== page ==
The European Championships will be the biggest multi-sport event in Munich since the 1972 Summer Olympics. Why are they letting students play a role in the media coverage?
One of the areas of my sport science program deals with media and communications. And luckily for me, our lecturer, Romy Schwaiger from the media and communications working group, is a big believer in hands-on experience. I took a course last winter on sports communications and sponsoring where Manuel Deutschmeyer, the PR manager of the European Championships, was also in the class. That’s where it all began. And now we’re just a few days away from the opening ceremony.
So you were lucky that you happened to attend that course in the year of the European Championships.
Exactly. Last semester we were told that the seminar would include a project involving the European Championships. I thought at the time, that sounds pretty cool. Due to the pandemic I didn’t have many chances to gain hands-on experience during my studies as I spent months working from home. What’s more, I was already working as a freelance journalist. So I was even more determined not to miss out on this seminar on sports and journalism.
The course aims to take students from the lecture hall to the real world. The goal is to learn what it is actually like to work as a sports journalist. How does that look?
Well, at this major event, the athletes compete in nine different sports: beach volleyball, canoe racing, climbing, athletics, cycling, rowing, table tennis, triathlon and gymnastics. For us that means that we’ll definitely find a few things to write about. What I’m hoping for: the chance to interview athletics competitors, for example the sprinter Gina Lückenkemper. And maybe Gesa Krause and Deniz Almas. Based on these interviews, we then write news stories or reports. We might also just prepare the interviews for publication. We’ll also have a project room at the TUM Campus in Olympiapark as a sort of miniature press office.
How close will you get to the professional athletes?
The 14 course participants have the amazing opportunity to encounter the athletes even in training – because they actually train on our campus. The athletics events are taking place in the Olympic Stadium – barely a 10-minute walk from campus. I think that the atmosphere is just going to be more easy going than when we talk to them right after their events and just hear the usual clichés. And maybe they’ll have more time – or will be willing to take time for us when they hear about our course. Naturally it will depend on whether the athletes take the opportunity to approach us on campus. If not, then we’ll have to try to talk to them at the events. It’s all about having the courage.
You seem to have a passion for athletics.
Yes, definitely. As a seven and eight year old I was involved in athletics and entered competitions. But fairly soon after that I switched to soccer where I did quite well. But I won’t be just watching the athletics events. I’m also interested in beach volleyball and climbing as well as the table tennis with Timo Boll.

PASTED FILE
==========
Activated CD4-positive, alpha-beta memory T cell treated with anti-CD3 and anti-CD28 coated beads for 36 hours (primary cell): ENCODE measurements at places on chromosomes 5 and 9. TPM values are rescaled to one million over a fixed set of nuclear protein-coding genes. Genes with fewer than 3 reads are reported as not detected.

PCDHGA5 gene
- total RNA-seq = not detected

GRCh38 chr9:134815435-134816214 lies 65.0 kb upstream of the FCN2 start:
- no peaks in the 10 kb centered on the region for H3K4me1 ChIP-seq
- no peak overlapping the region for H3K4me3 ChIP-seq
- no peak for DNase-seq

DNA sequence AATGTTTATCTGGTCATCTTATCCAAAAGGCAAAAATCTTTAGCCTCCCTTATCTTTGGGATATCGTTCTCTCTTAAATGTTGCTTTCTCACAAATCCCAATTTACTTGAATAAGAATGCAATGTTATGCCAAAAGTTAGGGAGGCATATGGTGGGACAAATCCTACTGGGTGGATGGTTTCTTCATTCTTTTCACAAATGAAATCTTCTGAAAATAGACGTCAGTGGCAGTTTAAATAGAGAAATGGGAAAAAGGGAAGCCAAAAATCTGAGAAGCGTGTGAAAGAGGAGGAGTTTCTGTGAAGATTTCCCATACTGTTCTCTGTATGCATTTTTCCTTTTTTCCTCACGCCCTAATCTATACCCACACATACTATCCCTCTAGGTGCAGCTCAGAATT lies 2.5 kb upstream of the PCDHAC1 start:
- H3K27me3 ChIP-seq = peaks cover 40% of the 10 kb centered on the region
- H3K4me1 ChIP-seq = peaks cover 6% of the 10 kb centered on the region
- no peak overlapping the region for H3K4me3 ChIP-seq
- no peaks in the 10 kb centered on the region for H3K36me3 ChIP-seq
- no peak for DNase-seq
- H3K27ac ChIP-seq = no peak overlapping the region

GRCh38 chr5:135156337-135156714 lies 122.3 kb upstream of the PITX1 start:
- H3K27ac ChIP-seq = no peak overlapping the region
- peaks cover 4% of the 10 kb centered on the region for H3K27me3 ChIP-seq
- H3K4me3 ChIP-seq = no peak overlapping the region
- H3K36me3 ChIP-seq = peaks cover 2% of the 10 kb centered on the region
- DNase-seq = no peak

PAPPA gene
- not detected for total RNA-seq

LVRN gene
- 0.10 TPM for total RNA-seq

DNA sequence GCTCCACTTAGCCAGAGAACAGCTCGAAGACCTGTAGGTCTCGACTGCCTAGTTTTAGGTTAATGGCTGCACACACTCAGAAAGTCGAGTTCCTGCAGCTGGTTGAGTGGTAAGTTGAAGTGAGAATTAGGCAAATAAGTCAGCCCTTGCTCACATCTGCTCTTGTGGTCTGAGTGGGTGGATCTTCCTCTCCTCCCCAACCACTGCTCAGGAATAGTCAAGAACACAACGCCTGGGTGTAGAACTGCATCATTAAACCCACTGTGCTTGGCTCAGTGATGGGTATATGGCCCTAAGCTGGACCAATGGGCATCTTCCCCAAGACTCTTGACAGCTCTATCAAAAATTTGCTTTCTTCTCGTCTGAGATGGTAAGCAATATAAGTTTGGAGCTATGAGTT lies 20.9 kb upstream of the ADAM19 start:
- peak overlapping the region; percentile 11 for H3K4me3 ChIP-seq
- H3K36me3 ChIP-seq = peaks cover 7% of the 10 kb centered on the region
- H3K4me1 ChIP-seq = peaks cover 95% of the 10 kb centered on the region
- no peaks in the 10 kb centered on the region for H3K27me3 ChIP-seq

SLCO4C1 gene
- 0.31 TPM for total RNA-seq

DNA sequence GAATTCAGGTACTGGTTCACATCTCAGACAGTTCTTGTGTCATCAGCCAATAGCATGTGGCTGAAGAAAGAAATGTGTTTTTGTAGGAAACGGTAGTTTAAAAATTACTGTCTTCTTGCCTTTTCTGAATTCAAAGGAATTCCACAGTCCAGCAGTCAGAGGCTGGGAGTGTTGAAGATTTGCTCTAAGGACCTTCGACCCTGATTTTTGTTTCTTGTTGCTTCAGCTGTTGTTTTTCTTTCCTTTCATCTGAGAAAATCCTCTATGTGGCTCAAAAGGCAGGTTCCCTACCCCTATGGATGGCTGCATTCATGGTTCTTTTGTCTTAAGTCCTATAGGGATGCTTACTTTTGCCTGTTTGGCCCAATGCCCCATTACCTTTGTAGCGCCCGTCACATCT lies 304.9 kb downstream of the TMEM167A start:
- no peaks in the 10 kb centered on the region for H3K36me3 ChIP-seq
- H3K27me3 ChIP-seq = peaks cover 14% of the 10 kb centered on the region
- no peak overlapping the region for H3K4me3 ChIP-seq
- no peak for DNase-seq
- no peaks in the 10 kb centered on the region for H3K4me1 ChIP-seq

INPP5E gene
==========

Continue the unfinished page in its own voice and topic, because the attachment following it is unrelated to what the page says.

I’ll ask you anyway: what is it that excites you about athletics?
For example the sprinters, who train for an event that lasts around 11 seconds where they have to deliver their best performance. Of course that’s enormous. Everything can go perfectly – or fall apart. So you just have to nail it. And regardless of the sport, I’m fascinated by the ability of the athletes to come through when they need to in a huge event like this with so many medals at stake.
Do you have a role model among the athletes competing in the European Championships?
Yes! The sprinter Gina Lückenkemper. She recently broke the 11 second mark again. I find her very exciting and always follow her events. She is really a role model for me, especially when it’s about: How do I train? How do I handle pressure? That’s why I’d love to interview her.
That will definitely give you some input for your articles. But what is the actual goal of the course?
Practical experience. Our instructor keeps reminding us: of course she can teach us all kinds of theoretical things, but in the end it’s all about writing. And when it comes to sports, it’s about trying things out. About making mistakes and getting better. But of course theory is still important: In the winter semester we learned the journalistic fundamentals and wrote some practise texts. That was very helpful especially for the participants who had never worked in journalism.
So the Championships will be an excellent best practice example?
Absolutely. We’ll learn to work under time pressure and still meet the deadlines with our articles. For me it’s also about making contacts with as many athletes as possible. Networking is very important for sports journalists. And of course, even if we have to work there: we all intend to enjoy the European Championships to the fullest.
- From the Olympic Stadium to Königsplatz to the Olympic Regatta Course: The European Championships Munich 2022 will bring the thrills and drama of a world-class sporting event to Munich from August 11 to 21.
- 4700 athletes will be competing in 177 medal events.
- Some articles produced by course participants will appear on the TUM website.
- Michelle Brey, 23, is working as a journalist for Ippen Media while studying at TUM and writes mainly for Merkur.de and tz.de. For more information on her texts, visit her website: https://michellebrey.de/
Contacts to this article: